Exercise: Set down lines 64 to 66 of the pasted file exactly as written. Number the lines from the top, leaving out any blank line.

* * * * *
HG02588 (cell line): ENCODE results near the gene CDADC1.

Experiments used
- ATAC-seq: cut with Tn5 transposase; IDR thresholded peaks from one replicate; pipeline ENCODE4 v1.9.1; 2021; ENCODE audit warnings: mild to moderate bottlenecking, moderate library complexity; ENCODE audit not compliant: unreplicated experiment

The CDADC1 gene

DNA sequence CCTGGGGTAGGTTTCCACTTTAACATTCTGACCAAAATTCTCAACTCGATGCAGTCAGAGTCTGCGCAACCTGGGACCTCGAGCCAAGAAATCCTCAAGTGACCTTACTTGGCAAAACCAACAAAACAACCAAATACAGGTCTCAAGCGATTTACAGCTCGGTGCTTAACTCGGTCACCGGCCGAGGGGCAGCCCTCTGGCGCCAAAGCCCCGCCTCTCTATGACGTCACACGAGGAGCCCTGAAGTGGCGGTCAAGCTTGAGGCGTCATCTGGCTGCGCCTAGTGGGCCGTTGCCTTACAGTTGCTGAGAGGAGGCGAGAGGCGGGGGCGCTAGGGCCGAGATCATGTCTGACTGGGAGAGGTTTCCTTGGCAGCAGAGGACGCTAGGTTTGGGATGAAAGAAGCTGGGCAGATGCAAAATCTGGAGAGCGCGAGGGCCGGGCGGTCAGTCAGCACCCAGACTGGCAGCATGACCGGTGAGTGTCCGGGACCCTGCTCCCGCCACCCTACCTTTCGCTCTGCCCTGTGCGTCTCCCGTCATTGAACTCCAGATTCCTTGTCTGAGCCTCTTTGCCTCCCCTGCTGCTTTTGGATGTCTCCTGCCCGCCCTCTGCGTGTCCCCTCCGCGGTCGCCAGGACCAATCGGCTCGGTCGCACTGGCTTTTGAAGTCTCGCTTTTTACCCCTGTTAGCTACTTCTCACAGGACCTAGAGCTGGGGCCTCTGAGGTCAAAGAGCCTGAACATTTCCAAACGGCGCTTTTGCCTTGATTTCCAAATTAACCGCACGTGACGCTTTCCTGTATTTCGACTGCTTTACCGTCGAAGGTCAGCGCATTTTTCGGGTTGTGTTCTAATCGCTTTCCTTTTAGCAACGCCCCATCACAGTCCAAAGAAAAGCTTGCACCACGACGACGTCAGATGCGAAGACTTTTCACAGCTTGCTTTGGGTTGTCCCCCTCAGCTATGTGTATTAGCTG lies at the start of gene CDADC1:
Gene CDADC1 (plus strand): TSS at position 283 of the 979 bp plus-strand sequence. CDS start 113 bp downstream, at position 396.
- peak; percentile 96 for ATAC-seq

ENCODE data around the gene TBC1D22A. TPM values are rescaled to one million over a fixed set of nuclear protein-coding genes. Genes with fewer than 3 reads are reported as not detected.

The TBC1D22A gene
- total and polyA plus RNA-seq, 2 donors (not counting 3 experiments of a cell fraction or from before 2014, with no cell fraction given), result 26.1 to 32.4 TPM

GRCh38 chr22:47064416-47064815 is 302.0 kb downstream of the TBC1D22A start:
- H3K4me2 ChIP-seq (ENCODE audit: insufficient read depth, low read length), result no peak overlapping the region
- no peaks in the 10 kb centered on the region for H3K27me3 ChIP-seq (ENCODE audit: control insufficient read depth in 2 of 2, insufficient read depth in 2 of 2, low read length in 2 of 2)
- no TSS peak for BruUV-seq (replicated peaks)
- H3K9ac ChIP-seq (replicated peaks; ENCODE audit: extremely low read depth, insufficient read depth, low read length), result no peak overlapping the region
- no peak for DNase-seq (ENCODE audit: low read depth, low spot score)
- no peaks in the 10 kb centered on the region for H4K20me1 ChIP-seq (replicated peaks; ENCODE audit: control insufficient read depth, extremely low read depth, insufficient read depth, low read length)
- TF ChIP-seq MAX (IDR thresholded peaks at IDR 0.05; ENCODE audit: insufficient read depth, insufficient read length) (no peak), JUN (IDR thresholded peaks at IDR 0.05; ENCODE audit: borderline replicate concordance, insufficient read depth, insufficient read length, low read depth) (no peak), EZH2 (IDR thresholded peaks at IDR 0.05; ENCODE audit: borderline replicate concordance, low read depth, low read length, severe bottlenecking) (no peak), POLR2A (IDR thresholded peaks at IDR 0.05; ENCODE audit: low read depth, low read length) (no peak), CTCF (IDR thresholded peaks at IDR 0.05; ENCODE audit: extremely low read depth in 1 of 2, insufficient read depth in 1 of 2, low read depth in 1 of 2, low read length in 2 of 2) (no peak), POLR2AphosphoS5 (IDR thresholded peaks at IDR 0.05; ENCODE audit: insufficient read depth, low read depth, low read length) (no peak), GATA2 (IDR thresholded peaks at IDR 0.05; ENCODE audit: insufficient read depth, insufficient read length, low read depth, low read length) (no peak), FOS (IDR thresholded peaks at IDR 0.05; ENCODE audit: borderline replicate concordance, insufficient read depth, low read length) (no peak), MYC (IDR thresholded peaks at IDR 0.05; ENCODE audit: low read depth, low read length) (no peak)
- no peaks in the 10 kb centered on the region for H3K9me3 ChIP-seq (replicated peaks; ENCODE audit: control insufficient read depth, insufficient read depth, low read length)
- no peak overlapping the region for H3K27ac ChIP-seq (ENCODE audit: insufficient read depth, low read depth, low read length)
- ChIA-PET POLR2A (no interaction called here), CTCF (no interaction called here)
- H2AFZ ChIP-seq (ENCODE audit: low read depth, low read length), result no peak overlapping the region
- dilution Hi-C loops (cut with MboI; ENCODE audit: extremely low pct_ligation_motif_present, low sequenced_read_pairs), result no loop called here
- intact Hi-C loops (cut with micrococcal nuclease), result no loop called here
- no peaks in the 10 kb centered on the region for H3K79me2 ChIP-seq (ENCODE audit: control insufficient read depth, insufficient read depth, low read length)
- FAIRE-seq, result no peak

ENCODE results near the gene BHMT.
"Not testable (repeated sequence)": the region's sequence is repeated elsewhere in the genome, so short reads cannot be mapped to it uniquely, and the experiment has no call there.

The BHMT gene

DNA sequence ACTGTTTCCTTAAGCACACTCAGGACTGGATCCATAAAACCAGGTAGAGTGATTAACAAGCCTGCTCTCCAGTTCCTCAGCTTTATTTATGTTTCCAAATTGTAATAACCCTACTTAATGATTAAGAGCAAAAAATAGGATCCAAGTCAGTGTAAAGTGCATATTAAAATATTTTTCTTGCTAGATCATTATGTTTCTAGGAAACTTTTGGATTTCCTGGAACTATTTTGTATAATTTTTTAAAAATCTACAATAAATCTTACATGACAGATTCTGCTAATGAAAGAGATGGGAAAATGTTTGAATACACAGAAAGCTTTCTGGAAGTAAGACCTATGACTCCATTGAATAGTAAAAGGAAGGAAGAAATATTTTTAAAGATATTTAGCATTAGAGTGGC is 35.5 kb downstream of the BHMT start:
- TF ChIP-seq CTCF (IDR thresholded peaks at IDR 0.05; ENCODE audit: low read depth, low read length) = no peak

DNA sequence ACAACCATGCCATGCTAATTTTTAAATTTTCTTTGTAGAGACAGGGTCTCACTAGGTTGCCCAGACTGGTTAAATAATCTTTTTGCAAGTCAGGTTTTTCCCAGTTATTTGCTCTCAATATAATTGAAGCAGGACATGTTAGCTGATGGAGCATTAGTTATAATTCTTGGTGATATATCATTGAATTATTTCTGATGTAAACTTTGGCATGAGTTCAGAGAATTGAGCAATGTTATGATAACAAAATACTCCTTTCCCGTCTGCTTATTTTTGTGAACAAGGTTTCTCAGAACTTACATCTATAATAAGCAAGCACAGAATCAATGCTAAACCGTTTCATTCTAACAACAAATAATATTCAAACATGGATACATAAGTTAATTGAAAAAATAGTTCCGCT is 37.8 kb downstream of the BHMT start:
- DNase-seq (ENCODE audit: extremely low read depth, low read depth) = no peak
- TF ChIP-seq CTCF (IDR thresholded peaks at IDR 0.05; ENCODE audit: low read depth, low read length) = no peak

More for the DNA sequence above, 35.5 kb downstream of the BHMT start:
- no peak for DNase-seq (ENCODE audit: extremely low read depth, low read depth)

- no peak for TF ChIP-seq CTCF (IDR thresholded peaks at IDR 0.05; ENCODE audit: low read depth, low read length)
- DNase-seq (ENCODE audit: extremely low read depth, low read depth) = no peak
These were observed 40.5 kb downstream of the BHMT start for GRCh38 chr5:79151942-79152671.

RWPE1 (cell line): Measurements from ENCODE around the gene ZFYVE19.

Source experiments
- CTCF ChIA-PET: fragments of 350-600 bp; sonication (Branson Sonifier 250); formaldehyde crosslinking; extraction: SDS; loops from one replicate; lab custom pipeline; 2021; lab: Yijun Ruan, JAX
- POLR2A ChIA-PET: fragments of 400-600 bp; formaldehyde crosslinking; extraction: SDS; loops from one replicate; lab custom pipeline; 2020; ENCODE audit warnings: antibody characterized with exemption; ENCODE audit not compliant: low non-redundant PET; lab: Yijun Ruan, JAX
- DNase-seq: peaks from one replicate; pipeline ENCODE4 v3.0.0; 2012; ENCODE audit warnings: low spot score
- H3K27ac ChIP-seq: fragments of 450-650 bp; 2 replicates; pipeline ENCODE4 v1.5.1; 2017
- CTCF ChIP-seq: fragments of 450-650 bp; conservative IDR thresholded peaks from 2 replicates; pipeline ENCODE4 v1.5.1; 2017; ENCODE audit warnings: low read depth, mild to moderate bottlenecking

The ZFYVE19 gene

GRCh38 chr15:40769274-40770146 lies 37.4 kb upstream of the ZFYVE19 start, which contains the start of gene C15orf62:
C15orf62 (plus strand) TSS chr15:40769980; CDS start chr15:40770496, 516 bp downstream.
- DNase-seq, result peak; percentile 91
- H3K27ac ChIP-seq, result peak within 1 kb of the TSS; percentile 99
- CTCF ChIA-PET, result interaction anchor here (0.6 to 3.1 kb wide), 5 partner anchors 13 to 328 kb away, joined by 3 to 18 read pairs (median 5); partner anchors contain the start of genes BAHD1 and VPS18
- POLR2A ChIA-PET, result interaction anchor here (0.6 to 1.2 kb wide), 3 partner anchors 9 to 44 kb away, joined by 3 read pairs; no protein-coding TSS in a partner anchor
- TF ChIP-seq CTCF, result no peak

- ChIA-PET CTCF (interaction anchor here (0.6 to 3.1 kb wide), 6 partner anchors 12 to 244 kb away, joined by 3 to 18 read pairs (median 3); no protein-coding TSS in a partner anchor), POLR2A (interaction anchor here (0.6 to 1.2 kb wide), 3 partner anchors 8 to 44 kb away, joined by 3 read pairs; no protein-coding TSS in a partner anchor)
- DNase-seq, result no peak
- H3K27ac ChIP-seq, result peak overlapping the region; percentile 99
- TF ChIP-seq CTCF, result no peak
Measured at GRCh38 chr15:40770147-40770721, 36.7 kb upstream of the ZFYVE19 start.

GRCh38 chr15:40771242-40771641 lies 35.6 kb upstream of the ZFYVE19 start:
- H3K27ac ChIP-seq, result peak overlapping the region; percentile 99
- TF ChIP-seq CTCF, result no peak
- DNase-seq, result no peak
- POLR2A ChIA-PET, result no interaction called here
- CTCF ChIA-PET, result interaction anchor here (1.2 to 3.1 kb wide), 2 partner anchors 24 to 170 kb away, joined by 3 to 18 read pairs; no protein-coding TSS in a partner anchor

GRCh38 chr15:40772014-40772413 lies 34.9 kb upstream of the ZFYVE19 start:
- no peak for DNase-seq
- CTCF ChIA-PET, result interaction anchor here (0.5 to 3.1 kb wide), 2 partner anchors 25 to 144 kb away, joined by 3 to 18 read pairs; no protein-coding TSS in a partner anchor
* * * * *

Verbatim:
- POLR2A ChIA-PET, result no interaction called here
- CTCF ChIA-PET, result interaction anchor here (1.2 to 3.1 kb wide), 2 partner anchors 24 to 170 kb away, joined by 3 to 18 read pairs; no protein-coding TSS in a partner anchor

GRCh38 chr15:40772014-40772413 lies 34.9 kb upstream of the ZFYVE19 start: